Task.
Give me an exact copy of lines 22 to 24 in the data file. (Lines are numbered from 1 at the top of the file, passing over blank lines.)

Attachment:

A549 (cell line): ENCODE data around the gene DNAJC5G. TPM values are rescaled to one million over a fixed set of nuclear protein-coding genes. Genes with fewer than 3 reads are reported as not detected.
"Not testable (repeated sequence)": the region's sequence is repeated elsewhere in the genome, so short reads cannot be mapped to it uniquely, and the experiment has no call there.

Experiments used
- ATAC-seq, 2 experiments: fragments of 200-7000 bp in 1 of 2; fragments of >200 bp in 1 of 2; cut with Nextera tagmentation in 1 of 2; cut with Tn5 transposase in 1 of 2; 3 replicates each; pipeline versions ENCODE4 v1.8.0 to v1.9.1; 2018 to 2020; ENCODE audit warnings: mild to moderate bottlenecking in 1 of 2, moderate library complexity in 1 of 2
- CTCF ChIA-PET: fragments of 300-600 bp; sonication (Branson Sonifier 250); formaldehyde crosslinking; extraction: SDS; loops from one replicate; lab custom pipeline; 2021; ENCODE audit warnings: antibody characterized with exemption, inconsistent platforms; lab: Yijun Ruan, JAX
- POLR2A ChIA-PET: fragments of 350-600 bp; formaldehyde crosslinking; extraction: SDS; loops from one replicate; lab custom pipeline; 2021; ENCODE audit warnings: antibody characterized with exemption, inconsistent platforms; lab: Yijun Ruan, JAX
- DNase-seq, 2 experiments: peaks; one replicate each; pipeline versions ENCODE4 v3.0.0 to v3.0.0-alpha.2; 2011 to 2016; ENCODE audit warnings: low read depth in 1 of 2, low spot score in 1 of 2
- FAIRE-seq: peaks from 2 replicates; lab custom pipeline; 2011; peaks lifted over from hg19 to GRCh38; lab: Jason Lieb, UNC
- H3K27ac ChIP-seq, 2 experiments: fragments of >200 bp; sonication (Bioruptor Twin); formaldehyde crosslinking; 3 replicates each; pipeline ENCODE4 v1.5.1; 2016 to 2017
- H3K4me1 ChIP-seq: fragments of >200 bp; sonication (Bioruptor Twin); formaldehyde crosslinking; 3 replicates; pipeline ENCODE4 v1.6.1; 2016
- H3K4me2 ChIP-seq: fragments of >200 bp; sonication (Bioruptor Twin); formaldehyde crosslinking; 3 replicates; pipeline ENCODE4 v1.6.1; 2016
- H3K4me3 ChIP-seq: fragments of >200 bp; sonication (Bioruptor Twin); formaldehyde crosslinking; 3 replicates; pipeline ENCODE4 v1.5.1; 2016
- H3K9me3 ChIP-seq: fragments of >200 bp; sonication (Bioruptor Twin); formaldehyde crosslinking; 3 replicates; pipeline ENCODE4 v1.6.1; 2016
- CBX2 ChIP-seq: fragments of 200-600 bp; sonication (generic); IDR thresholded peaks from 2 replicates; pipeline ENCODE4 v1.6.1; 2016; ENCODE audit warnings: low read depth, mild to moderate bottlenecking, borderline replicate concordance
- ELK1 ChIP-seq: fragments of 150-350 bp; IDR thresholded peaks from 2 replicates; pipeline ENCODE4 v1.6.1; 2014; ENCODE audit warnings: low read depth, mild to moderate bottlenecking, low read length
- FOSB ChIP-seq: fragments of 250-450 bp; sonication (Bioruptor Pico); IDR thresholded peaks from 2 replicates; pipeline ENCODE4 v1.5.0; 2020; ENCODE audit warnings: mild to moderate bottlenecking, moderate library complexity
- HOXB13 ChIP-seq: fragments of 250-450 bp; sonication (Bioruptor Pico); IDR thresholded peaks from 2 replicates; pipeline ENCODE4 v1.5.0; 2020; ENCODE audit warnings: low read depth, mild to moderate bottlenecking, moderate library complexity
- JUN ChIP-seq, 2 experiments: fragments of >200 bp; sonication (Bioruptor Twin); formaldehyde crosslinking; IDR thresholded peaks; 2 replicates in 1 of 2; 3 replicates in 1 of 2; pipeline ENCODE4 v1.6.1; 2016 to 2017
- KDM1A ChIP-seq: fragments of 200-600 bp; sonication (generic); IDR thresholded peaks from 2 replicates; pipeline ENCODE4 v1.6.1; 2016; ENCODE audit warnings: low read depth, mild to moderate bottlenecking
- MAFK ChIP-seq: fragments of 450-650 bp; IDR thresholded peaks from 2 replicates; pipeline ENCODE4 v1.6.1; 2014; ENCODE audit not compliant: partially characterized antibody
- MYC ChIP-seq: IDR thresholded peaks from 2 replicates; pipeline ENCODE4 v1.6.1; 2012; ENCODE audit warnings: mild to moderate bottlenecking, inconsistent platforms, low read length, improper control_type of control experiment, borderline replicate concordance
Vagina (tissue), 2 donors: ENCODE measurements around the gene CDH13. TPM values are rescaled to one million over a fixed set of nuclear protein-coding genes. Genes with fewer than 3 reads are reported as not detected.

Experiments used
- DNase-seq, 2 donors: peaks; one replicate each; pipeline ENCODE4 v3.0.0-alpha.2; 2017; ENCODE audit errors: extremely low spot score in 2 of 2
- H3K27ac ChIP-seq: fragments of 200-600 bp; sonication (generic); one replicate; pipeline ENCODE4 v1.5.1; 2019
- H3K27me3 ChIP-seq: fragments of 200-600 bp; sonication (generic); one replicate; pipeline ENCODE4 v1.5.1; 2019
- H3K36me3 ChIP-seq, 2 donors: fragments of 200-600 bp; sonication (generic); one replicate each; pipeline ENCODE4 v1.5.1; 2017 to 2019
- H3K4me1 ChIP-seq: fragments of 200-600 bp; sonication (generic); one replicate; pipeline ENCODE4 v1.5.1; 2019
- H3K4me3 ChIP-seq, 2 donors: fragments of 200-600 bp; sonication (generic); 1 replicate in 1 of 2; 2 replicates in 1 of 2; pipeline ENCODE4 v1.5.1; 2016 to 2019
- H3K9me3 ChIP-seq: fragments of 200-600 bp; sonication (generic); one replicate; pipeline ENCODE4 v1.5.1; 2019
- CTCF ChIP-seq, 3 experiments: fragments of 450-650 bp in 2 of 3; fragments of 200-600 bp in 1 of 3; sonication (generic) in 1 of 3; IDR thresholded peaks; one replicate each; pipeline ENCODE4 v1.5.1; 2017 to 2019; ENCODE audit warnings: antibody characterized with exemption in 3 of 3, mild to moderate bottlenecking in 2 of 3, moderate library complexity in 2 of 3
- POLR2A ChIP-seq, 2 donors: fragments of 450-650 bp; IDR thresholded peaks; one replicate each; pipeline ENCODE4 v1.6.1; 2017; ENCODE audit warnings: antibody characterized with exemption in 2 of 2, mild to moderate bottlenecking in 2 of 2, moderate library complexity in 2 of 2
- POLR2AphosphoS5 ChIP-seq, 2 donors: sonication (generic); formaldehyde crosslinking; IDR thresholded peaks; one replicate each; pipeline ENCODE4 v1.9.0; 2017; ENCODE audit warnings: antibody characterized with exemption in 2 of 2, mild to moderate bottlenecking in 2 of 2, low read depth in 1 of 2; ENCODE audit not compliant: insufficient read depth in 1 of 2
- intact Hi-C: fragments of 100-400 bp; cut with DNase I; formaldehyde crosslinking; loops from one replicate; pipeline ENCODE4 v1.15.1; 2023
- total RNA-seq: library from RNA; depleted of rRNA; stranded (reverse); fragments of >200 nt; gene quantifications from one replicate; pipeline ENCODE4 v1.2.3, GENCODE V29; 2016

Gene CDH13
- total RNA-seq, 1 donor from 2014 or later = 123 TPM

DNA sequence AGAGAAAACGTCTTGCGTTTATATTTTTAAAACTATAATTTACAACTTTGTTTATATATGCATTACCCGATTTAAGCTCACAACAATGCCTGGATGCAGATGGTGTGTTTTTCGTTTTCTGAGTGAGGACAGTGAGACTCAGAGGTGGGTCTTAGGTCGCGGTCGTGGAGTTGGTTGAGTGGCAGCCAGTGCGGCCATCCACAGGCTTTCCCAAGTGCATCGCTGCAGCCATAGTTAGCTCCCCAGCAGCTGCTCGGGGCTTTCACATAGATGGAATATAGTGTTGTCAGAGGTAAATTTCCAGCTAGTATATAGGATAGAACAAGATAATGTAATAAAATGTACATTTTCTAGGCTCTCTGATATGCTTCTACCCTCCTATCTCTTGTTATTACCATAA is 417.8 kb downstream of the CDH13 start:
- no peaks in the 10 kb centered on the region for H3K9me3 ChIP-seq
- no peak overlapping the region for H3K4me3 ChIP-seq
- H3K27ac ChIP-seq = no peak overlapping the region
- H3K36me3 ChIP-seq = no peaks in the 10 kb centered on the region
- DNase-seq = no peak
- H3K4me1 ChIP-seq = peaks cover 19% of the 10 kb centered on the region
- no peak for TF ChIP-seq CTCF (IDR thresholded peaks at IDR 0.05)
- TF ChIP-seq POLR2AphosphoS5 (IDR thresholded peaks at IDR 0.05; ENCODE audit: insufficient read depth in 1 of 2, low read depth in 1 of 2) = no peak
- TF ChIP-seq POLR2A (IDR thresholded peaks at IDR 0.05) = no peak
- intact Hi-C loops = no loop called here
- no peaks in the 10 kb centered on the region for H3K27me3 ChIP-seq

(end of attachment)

Vagina (tissue), 2 donors: ENCODE measurements around the gene CDH13. TPM values are rescaled to one million over a fixed set of nuclear protein-coding genes. Genes with fewer than 3 reads are reported as not detected.

Experiments used
- DNase-seq, 2 donors: peaks; one replicate each; pipeline ENCODE4 v3.0.0-alpha.2; 2017; ENCODE audit errors: extremely low spot score in 2 of 2